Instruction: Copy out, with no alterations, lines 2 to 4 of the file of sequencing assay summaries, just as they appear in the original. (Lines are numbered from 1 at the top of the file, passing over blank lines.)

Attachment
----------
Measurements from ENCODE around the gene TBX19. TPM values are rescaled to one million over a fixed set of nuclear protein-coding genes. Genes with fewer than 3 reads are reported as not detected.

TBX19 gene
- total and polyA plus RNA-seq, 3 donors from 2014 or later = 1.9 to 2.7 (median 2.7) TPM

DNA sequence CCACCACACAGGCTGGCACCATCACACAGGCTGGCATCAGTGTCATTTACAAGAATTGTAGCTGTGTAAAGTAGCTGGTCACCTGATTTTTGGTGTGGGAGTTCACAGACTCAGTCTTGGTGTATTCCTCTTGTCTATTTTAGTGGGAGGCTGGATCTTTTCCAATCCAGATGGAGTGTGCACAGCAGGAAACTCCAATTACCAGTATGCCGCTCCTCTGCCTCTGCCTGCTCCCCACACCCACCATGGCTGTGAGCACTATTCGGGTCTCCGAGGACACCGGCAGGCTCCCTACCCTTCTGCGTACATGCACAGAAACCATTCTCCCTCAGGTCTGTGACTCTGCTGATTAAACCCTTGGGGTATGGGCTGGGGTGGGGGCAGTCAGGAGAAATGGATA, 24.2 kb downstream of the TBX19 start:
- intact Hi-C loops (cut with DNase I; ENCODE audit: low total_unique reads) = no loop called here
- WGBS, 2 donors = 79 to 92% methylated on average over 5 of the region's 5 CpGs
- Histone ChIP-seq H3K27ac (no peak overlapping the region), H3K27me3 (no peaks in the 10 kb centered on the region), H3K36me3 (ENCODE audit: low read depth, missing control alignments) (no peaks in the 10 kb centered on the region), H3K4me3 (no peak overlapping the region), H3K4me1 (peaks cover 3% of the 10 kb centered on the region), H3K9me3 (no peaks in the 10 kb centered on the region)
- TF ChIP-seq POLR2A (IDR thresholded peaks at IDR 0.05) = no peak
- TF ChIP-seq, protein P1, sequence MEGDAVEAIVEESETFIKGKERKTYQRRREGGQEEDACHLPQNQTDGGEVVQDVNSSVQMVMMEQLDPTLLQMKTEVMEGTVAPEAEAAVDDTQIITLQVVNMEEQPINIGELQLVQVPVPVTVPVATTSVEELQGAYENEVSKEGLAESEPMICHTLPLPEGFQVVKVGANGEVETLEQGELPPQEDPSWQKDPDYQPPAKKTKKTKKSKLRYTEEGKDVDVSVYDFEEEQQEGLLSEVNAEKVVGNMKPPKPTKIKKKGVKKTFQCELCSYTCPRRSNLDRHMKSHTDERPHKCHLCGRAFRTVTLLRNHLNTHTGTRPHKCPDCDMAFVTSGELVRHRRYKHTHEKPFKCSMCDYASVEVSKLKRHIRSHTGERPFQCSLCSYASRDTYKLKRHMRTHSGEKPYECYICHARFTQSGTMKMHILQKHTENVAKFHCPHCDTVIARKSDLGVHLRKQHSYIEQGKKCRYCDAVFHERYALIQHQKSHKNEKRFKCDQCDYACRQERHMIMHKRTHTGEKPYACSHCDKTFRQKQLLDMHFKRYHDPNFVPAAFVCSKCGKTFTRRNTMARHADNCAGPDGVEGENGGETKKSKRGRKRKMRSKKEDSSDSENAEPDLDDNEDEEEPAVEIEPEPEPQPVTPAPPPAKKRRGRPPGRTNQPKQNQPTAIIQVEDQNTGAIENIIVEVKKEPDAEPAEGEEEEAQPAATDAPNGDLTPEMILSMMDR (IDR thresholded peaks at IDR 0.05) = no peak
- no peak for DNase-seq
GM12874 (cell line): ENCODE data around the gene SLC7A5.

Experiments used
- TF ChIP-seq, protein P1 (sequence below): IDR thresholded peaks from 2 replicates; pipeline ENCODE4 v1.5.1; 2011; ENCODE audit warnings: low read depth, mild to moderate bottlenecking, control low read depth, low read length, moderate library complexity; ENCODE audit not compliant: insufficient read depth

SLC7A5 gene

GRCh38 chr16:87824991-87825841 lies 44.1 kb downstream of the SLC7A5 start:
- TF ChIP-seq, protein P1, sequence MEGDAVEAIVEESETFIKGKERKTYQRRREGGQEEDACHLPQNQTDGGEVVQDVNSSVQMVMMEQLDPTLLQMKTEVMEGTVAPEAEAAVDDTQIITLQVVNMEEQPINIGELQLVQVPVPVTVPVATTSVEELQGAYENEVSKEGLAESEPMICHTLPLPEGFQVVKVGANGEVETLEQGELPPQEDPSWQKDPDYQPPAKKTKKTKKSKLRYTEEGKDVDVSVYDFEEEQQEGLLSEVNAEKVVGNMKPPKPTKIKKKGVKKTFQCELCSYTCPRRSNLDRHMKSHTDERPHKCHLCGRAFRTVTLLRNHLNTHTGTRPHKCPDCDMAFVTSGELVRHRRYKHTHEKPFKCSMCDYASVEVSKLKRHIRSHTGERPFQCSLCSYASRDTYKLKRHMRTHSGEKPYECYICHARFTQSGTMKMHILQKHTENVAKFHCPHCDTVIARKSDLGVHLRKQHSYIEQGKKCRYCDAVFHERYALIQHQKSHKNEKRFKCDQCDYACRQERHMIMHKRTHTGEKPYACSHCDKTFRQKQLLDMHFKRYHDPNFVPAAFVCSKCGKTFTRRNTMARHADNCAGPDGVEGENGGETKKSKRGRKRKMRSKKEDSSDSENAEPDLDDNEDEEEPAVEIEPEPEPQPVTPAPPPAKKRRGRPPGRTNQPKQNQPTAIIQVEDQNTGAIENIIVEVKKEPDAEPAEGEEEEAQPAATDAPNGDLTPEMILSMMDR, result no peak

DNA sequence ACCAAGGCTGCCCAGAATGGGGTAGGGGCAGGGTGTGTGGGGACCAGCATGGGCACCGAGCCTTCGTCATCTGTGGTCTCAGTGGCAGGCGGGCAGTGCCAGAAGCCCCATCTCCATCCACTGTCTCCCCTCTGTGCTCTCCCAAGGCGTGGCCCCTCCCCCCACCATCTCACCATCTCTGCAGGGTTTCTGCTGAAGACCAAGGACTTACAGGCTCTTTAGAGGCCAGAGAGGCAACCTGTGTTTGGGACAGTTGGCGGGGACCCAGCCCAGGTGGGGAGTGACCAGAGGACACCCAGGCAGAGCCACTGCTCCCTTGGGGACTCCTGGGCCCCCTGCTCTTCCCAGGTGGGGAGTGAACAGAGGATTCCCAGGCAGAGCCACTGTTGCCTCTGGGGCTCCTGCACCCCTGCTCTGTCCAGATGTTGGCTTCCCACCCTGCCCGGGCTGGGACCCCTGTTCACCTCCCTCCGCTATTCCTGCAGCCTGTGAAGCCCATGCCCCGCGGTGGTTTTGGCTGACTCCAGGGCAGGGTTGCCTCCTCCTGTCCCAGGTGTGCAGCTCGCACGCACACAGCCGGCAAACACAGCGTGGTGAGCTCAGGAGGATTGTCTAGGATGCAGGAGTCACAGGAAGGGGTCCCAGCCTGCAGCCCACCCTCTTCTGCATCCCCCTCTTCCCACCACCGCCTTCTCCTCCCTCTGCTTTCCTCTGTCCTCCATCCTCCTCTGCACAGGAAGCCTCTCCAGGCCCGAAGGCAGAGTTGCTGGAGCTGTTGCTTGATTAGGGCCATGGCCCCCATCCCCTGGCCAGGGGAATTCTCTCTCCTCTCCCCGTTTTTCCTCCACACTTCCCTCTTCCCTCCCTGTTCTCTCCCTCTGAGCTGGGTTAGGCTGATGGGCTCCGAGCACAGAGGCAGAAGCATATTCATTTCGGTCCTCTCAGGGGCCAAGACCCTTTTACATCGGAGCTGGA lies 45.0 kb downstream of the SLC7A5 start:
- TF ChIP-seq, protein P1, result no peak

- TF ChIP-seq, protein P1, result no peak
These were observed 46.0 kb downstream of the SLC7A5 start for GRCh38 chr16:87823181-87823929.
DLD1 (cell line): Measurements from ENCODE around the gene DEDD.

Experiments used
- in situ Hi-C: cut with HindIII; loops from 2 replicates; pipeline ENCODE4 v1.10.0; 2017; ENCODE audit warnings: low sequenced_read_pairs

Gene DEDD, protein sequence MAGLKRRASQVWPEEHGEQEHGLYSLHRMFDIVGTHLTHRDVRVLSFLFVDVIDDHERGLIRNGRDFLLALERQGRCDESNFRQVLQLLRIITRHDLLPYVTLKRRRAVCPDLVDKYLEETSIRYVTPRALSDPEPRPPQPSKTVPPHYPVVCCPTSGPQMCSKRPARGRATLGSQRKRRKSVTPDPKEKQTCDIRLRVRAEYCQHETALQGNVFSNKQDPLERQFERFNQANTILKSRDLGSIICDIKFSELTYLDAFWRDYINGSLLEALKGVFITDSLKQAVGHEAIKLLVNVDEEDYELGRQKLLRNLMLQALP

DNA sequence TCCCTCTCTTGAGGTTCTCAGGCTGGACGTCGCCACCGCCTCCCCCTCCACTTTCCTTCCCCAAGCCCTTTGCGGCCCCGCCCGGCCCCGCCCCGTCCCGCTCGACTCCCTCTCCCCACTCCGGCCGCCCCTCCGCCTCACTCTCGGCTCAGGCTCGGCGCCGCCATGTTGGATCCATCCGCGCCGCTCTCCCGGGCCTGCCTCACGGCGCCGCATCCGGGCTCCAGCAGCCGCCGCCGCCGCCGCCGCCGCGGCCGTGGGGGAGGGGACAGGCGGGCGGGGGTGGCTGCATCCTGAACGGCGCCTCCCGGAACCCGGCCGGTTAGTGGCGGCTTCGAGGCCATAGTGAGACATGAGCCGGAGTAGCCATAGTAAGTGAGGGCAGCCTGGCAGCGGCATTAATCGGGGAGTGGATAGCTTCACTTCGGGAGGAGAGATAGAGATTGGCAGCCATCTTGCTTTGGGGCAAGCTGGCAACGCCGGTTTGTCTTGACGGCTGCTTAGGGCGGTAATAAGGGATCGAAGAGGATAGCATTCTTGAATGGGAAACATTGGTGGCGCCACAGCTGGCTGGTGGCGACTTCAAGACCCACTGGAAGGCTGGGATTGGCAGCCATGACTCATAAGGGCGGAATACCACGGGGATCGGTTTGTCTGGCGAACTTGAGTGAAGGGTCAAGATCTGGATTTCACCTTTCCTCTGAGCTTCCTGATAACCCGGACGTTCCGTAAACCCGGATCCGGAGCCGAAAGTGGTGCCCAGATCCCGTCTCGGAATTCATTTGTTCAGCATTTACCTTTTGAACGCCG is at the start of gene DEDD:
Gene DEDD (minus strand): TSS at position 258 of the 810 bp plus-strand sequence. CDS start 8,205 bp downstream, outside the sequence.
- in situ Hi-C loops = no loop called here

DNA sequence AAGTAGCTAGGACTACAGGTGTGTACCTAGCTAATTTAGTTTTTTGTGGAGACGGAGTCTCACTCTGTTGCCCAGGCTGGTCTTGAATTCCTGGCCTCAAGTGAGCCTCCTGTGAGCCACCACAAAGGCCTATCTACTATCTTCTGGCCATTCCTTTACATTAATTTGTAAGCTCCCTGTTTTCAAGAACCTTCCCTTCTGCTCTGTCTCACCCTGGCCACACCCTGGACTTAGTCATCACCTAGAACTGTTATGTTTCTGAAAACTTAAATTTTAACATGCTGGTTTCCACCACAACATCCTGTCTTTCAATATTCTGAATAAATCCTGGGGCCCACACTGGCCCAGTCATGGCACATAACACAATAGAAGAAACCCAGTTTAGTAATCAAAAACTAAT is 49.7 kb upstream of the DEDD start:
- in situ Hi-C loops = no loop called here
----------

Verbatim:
TBX19 gene
- total and polyA plus RNA-seq, 3 donors from 2014 or later = 1.9 to 2.7 (median 2.7) TPM

DNA sequence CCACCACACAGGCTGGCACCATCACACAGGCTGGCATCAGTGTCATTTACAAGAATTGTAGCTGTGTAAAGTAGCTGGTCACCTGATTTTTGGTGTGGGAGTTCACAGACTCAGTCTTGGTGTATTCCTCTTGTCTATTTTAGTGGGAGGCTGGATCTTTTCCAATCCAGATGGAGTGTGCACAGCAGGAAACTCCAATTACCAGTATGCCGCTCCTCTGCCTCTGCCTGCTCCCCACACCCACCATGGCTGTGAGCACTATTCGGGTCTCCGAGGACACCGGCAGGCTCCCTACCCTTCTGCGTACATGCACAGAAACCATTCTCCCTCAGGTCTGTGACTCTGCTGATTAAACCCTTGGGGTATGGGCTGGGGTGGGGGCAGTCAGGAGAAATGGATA, 24.2 kb downstream of the TBX19 start: